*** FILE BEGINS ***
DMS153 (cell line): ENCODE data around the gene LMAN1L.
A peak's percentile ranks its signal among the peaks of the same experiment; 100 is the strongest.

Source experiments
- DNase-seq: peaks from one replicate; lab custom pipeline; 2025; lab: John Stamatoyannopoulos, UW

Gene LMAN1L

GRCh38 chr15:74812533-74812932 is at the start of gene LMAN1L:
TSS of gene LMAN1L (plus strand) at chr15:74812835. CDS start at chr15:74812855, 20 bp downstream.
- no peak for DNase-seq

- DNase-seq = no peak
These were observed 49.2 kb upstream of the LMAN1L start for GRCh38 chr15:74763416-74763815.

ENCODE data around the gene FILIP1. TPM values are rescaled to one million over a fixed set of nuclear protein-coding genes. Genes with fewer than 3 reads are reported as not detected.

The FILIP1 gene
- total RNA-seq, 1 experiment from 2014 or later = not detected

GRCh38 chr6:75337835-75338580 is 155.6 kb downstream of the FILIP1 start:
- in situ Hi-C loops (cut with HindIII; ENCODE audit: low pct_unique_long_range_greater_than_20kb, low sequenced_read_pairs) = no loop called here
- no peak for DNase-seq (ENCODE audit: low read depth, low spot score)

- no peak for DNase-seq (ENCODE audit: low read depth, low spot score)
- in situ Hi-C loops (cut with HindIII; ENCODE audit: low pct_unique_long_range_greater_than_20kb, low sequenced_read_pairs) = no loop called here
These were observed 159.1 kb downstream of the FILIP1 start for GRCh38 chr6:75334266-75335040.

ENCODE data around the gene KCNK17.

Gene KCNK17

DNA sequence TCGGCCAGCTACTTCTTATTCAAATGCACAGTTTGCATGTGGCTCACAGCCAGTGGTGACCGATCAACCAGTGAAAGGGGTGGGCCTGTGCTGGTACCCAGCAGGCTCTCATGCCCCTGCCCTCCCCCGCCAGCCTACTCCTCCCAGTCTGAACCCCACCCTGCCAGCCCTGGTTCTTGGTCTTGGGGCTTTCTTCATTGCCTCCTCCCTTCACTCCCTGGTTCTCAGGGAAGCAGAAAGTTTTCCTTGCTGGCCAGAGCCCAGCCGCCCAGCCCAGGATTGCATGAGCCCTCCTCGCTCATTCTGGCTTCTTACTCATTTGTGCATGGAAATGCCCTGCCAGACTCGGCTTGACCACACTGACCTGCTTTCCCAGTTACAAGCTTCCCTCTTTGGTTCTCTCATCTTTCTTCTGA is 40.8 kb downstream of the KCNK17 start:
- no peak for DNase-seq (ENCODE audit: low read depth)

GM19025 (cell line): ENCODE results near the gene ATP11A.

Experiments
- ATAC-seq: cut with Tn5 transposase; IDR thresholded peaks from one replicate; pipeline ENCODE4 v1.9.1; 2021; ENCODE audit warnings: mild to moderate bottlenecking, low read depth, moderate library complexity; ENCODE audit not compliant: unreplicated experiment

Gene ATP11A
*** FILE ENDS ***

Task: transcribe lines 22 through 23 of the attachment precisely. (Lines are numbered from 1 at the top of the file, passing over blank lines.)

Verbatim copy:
DNA sequence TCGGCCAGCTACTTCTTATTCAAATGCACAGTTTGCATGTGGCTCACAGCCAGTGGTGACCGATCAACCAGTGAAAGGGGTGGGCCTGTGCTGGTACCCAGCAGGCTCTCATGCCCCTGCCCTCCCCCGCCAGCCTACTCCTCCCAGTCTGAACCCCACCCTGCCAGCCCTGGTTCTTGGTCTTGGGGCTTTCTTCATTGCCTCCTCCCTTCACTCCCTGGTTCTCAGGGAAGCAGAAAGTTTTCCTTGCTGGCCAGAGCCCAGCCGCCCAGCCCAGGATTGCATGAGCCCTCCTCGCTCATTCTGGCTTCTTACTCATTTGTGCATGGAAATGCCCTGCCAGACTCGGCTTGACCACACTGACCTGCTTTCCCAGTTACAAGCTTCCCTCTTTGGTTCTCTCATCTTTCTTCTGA is 40.8 kb downstream of the KCNK17 start:
- no peak for DNase-seq (ENCODE audit: low read depth)